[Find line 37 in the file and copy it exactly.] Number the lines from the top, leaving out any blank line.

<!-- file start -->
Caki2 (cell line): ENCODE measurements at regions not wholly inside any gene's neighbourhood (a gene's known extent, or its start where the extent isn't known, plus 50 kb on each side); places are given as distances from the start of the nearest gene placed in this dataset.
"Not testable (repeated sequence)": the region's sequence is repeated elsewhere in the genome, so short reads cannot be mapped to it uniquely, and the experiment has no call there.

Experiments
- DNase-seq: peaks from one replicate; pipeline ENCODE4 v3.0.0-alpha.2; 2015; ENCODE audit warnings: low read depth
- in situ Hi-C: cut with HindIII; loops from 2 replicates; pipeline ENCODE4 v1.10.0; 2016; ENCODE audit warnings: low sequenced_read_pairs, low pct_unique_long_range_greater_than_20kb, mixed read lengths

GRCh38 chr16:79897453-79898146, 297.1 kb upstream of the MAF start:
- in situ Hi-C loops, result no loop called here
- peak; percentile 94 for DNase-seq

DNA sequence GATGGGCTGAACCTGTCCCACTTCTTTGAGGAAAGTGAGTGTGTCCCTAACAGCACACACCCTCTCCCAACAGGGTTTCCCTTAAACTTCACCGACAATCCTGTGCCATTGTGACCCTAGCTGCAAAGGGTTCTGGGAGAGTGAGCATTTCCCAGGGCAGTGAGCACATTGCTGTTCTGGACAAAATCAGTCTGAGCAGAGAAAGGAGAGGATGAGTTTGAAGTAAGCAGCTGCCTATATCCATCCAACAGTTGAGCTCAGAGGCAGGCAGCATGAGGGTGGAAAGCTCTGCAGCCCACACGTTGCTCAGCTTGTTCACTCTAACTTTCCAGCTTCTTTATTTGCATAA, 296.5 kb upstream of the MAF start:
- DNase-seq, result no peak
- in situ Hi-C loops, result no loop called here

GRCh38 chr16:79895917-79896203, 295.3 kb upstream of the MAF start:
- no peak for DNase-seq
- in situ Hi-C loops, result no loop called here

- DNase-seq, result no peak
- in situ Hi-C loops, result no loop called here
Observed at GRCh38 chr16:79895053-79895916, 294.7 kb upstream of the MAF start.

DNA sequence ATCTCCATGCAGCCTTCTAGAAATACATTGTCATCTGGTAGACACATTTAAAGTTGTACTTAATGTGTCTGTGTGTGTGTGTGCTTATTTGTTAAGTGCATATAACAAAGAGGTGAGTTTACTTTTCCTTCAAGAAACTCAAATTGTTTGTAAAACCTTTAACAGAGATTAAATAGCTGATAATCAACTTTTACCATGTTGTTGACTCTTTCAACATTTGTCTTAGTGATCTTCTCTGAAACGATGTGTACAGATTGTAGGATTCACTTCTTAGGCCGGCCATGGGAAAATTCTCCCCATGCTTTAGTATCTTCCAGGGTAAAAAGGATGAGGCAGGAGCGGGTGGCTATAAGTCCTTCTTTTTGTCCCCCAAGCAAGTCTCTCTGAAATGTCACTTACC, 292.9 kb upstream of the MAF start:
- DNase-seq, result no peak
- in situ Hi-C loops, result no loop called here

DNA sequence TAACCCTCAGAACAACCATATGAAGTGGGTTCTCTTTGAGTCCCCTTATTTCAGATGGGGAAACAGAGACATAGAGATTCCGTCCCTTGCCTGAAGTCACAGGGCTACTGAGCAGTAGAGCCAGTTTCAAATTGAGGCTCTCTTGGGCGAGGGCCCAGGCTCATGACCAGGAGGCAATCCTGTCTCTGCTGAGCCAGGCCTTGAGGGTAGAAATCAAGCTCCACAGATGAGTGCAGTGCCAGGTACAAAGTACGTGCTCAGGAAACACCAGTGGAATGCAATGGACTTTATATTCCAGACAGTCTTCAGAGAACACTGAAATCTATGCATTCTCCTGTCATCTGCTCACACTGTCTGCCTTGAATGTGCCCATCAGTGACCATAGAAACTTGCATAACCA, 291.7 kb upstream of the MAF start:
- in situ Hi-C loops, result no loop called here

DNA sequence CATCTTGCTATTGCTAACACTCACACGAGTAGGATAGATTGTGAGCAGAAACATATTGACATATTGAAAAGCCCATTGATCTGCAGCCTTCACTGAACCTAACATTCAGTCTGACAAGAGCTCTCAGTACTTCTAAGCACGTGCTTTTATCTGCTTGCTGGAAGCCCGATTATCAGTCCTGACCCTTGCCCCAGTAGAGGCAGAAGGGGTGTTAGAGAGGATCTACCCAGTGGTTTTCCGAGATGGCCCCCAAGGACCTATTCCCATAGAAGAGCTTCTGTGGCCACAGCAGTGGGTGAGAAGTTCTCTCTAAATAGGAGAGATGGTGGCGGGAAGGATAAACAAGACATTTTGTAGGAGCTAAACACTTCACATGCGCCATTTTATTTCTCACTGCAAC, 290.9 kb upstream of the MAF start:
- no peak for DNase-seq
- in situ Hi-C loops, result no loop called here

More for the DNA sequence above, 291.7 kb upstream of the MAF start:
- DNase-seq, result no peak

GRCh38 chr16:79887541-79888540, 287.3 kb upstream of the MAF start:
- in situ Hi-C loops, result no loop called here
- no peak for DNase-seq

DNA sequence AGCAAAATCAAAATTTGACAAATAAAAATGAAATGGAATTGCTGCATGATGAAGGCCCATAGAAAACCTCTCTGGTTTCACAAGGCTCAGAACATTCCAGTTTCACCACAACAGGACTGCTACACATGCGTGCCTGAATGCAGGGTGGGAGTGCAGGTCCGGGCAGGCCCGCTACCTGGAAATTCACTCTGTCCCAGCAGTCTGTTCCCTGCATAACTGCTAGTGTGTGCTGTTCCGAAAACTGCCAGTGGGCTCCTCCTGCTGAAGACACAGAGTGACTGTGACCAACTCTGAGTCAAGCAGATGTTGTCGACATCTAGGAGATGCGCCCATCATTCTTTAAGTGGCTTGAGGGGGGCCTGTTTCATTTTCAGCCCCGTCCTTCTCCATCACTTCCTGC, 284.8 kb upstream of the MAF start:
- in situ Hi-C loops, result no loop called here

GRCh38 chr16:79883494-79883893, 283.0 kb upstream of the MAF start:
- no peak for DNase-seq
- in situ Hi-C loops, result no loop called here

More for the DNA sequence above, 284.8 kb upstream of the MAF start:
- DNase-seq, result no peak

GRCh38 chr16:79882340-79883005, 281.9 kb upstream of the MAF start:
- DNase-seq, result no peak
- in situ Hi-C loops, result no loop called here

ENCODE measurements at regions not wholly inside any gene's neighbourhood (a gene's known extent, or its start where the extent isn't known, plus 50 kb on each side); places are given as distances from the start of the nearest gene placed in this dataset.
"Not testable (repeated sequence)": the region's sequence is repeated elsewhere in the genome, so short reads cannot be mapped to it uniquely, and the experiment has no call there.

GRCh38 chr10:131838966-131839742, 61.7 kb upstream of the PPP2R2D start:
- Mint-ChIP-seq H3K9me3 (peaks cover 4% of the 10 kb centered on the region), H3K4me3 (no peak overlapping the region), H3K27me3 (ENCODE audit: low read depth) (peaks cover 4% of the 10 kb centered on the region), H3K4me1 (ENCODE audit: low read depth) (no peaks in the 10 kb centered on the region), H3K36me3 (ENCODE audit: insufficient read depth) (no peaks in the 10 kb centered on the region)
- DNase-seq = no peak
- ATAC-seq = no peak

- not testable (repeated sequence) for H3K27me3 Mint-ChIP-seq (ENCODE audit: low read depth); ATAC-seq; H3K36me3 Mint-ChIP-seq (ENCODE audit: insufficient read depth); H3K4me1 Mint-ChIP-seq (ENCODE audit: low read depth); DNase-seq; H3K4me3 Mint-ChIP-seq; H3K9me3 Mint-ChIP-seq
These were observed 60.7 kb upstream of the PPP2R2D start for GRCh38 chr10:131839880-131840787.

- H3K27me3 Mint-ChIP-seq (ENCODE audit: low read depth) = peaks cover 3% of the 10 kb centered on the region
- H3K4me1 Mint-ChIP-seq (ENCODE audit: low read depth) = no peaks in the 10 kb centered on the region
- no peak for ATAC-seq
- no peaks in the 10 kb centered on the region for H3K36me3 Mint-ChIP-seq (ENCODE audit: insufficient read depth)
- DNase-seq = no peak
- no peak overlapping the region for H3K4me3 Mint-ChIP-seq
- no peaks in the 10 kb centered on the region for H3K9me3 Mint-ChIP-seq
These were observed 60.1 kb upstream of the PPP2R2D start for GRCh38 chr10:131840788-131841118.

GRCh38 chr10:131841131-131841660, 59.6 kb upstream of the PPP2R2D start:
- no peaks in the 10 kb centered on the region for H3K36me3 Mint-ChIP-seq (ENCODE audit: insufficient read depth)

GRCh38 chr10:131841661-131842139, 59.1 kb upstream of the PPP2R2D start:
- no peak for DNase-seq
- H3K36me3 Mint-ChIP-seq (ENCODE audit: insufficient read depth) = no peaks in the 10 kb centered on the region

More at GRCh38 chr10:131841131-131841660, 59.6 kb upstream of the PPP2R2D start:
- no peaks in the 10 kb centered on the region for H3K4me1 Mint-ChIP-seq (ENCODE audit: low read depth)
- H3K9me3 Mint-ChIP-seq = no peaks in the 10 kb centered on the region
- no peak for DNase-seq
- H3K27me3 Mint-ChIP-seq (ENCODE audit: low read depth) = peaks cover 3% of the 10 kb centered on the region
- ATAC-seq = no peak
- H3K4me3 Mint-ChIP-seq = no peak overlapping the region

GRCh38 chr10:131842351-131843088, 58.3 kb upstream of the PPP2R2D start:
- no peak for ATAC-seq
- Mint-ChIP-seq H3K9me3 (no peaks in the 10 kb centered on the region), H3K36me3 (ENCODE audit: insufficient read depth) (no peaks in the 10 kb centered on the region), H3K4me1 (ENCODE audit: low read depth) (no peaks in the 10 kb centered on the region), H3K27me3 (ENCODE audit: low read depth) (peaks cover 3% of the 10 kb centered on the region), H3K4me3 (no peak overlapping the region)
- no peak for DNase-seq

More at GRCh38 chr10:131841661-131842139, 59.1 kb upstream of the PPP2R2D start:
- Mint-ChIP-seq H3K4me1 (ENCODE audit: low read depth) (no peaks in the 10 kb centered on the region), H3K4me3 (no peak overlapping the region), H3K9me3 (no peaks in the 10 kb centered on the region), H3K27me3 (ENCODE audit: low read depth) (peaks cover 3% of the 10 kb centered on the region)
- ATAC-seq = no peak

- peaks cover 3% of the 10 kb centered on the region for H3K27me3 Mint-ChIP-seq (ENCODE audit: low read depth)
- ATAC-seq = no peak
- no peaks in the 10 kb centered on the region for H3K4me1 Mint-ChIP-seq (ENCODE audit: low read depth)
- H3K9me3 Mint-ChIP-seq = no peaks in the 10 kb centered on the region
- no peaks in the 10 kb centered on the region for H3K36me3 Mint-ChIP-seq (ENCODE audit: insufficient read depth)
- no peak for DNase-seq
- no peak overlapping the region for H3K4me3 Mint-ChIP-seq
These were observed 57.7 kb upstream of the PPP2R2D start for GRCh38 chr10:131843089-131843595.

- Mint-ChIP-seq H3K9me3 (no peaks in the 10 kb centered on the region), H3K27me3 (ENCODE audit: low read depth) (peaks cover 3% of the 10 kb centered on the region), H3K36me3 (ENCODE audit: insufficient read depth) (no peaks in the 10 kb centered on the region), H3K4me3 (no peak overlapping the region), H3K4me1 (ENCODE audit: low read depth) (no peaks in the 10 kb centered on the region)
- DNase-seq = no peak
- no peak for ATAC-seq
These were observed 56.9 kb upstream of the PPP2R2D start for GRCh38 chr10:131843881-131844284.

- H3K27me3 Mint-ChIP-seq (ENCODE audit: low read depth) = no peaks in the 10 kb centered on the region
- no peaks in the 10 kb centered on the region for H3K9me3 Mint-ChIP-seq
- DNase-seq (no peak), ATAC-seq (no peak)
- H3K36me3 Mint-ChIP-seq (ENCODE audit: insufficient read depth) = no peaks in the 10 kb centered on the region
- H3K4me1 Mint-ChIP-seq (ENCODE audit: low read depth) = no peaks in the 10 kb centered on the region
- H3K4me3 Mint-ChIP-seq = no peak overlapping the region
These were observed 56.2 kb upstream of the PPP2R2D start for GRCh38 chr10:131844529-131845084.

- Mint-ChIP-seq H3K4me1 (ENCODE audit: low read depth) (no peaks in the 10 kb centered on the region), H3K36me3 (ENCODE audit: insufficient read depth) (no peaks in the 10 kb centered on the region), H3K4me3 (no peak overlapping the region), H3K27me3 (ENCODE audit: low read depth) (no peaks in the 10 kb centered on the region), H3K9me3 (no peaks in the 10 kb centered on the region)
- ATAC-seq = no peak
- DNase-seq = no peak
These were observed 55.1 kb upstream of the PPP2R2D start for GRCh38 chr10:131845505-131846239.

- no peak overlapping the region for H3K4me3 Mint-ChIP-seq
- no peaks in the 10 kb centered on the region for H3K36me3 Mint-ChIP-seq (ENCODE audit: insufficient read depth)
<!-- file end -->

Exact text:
- DNase-seq, result no peak